It had hardly got going when everything was brought to the ground, remember? Circa 2000. Probably a bit later.
By its weight.
Because a work is not built in stages or periods (that’s the way historians work) but in the continuity of a shaken dream; there was an attempt to persevere with weightlessness in two films in particular, my favourites: Brume (from 2003), a ghostly premonition of Bertrand Bonello’s Nocturama/Paris est une fête (2016), in which a few youths, terrorists on their last legs, shelter for the night in a deserted shopping mall and, in a state of semi-consciousness, act out the poses and figures from advertisements and video clips, all the solemn ghastliness of our lives, one last time, before being shot by the counter-terrorism task force – like the zombies in Brume; and then La nuit du danseur (2009), night-time again, and once again in a place deserted by humanity, another ghost in a suit, an impeccable comrade moon who dances in front of artworks obscured by darkness. The artist is not the last dancer, but the last person to film the dancer, to bring us the sound of tap dancing, and to exhibit it in 2009 – but till when? The relative lightness of the 1990s Actions-peu and the quiet irony of Les Femmes riches sont belles, gave way to the ghostly atmosphere; moderation, you might say, in asserting the conatus, our modest conatus of the 2000’s and the 2010’s.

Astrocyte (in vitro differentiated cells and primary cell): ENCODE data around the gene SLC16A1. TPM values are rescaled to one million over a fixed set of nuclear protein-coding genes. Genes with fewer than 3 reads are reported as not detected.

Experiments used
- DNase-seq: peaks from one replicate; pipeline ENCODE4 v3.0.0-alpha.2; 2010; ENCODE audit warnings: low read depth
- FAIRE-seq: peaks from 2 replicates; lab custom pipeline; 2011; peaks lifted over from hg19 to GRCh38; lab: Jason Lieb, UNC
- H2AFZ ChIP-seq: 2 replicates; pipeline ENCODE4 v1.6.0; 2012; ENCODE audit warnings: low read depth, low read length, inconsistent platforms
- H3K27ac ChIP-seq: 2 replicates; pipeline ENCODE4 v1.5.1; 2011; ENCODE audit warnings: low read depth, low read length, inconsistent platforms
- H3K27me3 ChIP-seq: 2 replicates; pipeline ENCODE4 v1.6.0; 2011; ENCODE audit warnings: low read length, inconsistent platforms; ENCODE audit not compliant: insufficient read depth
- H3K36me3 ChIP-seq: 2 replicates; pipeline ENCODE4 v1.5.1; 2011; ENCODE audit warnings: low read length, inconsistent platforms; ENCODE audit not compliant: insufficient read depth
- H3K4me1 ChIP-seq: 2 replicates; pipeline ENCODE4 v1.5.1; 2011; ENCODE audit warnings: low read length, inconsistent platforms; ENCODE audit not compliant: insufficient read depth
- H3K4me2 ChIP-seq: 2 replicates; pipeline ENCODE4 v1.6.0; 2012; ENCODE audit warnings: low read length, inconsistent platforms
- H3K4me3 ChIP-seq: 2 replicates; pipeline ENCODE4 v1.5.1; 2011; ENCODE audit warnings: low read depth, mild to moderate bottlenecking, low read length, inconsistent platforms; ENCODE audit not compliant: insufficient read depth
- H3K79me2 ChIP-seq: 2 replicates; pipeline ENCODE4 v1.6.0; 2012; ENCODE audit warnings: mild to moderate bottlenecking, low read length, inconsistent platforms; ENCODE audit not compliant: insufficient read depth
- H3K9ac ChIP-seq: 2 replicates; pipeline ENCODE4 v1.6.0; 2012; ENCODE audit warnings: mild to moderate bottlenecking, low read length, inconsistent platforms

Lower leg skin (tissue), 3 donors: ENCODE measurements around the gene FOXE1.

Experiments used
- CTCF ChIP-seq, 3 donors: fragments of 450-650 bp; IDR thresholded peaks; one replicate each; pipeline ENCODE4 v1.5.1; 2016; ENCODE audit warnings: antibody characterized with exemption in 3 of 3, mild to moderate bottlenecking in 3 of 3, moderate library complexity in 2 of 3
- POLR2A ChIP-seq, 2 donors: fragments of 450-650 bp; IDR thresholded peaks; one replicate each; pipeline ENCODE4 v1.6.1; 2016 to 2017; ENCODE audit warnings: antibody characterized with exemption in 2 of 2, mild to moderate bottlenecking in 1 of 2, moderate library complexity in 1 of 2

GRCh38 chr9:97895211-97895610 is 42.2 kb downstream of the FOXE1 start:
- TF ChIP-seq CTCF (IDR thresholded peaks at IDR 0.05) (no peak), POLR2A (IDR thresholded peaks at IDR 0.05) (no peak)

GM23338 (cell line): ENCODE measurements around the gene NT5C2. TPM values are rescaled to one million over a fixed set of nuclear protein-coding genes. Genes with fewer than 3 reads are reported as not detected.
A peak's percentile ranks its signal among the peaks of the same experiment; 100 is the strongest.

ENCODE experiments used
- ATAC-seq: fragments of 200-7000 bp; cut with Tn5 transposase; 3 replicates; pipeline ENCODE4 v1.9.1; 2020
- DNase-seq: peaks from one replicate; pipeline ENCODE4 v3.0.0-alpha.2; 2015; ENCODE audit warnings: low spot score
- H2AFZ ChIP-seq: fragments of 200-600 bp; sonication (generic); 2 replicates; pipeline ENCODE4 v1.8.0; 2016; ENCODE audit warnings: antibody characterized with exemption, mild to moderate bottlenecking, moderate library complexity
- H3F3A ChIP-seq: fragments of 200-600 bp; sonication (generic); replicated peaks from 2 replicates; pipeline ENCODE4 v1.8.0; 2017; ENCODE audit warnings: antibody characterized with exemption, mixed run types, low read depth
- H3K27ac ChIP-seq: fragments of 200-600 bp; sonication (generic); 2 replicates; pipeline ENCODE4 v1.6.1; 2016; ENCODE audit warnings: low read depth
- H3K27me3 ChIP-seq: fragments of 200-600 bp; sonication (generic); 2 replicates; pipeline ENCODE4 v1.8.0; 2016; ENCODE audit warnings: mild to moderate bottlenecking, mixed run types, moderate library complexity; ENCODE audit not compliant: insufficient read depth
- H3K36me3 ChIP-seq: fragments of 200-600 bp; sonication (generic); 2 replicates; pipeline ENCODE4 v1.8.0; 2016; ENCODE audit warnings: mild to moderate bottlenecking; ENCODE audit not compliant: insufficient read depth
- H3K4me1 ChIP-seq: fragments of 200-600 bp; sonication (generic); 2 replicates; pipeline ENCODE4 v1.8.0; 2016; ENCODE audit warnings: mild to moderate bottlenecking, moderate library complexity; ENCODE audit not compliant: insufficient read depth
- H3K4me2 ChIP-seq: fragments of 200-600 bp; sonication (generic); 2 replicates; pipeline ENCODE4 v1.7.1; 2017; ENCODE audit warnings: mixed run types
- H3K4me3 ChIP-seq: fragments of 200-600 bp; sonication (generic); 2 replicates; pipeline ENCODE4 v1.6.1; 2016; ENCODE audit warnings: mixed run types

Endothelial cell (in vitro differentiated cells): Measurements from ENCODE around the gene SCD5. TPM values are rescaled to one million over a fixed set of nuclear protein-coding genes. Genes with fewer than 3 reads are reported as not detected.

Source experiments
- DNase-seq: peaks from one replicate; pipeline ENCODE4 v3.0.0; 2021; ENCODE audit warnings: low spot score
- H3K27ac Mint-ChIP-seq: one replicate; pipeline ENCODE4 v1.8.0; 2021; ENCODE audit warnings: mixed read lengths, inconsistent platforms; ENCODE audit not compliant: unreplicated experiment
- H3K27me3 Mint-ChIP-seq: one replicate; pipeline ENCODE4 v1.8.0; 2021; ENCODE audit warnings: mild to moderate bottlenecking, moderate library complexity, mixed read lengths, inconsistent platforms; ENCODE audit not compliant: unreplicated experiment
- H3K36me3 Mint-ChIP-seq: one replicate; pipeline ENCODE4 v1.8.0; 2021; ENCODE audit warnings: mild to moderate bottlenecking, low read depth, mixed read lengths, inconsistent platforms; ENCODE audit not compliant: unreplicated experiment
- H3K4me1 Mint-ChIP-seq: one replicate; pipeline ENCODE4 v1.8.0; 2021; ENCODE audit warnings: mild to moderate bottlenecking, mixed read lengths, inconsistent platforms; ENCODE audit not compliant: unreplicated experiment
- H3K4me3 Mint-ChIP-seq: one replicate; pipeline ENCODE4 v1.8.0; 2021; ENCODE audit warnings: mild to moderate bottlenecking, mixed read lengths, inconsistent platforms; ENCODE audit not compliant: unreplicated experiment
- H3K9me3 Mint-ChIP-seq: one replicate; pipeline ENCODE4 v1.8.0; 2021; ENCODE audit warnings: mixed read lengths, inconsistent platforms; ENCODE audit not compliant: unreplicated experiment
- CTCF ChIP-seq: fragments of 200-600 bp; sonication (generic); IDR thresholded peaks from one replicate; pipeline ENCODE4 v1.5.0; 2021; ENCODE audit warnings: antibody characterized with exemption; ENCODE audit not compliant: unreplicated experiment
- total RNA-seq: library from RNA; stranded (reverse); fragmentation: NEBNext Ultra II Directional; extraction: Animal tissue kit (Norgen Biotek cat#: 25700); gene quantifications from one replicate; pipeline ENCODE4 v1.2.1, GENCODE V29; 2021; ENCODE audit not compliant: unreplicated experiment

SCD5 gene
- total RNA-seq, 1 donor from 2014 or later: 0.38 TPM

So, how would you work (in the sense that you work, or knead, dough) something as subtle as an atmosphere, even a heavy atmosphere, for that matter, when they bring out the bombers? The afore-mentioned weightiness meant (the past tense is relevant here) that we only had the choice of being in tune or out of tune, first, that is to say, at the time when we still hoped we could form an autonomous group, established but undefined, and then, that is to say, in the sights of the bombers and in that scenario or that thought experiment (which just shows there was still hope) of a third tuning fork, a metal mini-harp pointing up to a heaven with no god but with a moral law, or a tap dancer in total darkness.